HC Deb 18 December 1995 vol 268 cc883-4W
Mr. Cousins

To ask the Secretary of State for Social Security what was the total number of war pension awards made as a result of conditions arising out of immunisation since 1990; and, in each case, what was the immunisation procedure concerned. [5477]

Mr. Heald

Records show that, since 1990, in one case a war pension award has been made for a condition related to immunisation. The condition involved a possible general anaphylactic reaction to vaccine, which is not vaccine specific.

Mr. Wilson

To ask the Secretary of State for Social Security (1) what is the average lapse in time between a war pension being(a) applied for and (b) refused and the subsequent appeal being dealt with by a tribunal; [5079]

(2) what proportion of war pension applications which have been refused are (a) the subject of appeals to tribunals and (b) are subsequently granted following appeals to tribunals. [5080]

Mr. Heald

These are matters for Mr. John Sheppard, the acting chief executive of the War Pensions Agency. He will write to the hon. Member.

Letter from Mr. John Sheppard to Mr. Brian Wilson, dated 18 December 1995:

The Secretary of State for Social Security has asked me to reply to your recent Parliamentary Questions about War Pension appeals.I should first explain that there are two different types of appeal. An entitlement appeal may be lodged where the Agency has been unable to accept that a particular medical condition has been caused by service in the Forces; an assessment appeal can be made where the appellant disagrees with the assessment of disablement arising from an accepted condition. As you have asked about claims that are refused. I will limit my reply to entitlement appeals.You have asked about the average time lapse between a War Pension claim being made and a subsequent appeal being dealt with by a Tribunal. I am unable to give you that information in the way you requested because there are no time limits for lodging entitlement appeals. It does not follow, therefore, that the appeals received in any period are related to the decisions made in any specific earlier period. Indeed, some entitlement appeals are lodged 20 or 30 years after the original claim. No information is available which measures the average time between notification of a rejected claim and an appeal being lodged.I can, however, tell you that the average time taken to clear a first claim to War Pension so far in 1995–96 is 157.12 working days (31.42 weeks). If rejection of a claim leads to an appeal, the War Pension Agency (WPA) is responsible for preparing the Statement of Case for the independent Pensions Appeal Tribunal (PAT), who consider all War Pension appeals and are responsible for arranging appeal hearings. The average time taken by WPA to review the evidence and prepare an entitlement appeal Statement of Case, including any comments from the appellant, is 326 working days (65.2 weeks).The average times taken to deal with appeals are longer than would normally be the case and are a reflection of the considerable increase in appeals that occurred in 1994. As I explained in my letter to you on 7 November, the introduction of our new computer system and the re-structuring of the Agency has also had an effect on our achievements so far this year.As I have said, the arrangement of appeal hearings is a matter for the PAT who come under the jurisdiction of the Lord Chancellor's Department. They have told me that the average time taken since April this year for the PAT to schedule a hearing following receipt of the Statement of Case from WPA is 42.35 weeks.I am aware that the PAT have addressed the problem of large numbers of appeals awaiting hearing by increasing the number of courts held each day. These have increased from 4–5 at the end of 1994 to 7–8 now and the intention is to further increase the number to 10 next April. In addition there has been an increase in the number of cases heard each day by each court.You have also asked the proportion of rejected claims that go to appeal and are subsequently granted. Again, I am unable to provide that exact information you have asked for because of the time limits I explained earlier. I can, however, give you the following information on the number of rejected first claims and entitlement appeals, as well as those allowed by the PAT during the last three financial years. Not all appeals proceed to the Tribunal because we are sometimes able to review the decision and allow the claim, or the appellant withdraws the appeal after it has been lodged. I must stress that because of the time lapse, there is no direct correlation between the figures shown.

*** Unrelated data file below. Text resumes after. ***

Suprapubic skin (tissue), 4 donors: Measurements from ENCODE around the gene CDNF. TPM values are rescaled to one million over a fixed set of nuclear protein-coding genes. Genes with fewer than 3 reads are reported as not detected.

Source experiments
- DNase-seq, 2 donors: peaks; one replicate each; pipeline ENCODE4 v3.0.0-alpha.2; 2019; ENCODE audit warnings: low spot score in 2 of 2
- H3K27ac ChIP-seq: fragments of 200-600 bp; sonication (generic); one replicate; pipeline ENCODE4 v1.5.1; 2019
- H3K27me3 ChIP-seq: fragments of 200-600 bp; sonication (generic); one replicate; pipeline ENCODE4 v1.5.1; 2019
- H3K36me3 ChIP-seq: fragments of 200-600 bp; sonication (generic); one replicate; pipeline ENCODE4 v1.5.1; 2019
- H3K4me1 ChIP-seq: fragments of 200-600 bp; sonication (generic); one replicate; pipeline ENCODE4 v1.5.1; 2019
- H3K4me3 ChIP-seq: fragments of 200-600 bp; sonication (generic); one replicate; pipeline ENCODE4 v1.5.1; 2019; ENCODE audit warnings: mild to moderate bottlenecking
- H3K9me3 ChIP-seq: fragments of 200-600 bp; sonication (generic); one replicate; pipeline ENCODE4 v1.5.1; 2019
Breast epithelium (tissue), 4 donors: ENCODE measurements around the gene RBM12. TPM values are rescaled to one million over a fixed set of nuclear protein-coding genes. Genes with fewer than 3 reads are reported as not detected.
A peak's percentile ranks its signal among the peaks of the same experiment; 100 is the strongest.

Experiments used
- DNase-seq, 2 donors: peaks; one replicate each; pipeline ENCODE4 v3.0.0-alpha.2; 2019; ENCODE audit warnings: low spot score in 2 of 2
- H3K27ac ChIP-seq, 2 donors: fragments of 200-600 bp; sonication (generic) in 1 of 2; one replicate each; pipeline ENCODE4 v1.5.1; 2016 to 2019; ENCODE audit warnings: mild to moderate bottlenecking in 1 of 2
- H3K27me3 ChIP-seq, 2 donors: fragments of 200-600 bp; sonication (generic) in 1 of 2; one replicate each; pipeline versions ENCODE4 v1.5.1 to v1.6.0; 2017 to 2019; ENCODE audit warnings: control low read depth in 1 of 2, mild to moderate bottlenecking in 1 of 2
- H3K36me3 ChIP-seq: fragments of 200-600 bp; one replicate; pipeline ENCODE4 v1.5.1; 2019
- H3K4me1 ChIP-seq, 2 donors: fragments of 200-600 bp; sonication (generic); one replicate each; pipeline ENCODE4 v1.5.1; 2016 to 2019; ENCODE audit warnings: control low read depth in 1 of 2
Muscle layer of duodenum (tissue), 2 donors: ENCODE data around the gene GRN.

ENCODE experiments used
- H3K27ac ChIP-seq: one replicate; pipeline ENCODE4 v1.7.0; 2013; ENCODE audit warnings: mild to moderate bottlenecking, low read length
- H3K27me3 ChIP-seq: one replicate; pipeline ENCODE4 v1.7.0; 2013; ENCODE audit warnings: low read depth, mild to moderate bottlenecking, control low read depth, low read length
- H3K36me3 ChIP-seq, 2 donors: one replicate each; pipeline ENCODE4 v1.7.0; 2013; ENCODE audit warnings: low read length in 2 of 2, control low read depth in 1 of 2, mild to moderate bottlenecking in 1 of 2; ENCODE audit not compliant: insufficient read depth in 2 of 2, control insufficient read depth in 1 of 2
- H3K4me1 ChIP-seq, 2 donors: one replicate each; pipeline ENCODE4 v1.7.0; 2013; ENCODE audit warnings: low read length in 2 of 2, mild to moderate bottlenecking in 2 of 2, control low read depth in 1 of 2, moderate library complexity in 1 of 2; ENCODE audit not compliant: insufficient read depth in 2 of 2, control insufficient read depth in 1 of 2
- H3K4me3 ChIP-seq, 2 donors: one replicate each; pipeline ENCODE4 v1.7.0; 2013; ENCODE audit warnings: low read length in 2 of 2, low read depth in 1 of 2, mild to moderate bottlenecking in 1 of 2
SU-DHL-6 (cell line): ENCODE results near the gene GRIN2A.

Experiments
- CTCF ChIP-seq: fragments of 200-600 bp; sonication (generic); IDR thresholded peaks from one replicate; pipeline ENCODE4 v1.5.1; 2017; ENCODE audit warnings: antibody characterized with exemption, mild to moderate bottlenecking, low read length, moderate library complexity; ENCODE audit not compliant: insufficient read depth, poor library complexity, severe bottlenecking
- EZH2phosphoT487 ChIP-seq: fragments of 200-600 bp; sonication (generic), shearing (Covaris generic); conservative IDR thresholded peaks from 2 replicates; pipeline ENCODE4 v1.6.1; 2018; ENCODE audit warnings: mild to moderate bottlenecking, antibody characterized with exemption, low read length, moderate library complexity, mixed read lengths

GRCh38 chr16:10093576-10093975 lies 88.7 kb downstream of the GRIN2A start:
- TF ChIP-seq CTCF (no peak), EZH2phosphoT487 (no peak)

Year Rejections Ent. appeals lodged Ent. appeals sent to PAT Ent. appeals allowed at PAT
1992–93 14,850 8,451 2,209 555
1993–94 19,889 10,001 4,754 994
1994–95 14,156 15,158 5,074 1,242
1 From 5 April 1994 an appeal is classed as lodged from the date that appeal forms are returned to the War Pensions Agency. Previously, an intention to appeal was classed as a lodged appeal.

I hope you find my reply helpful.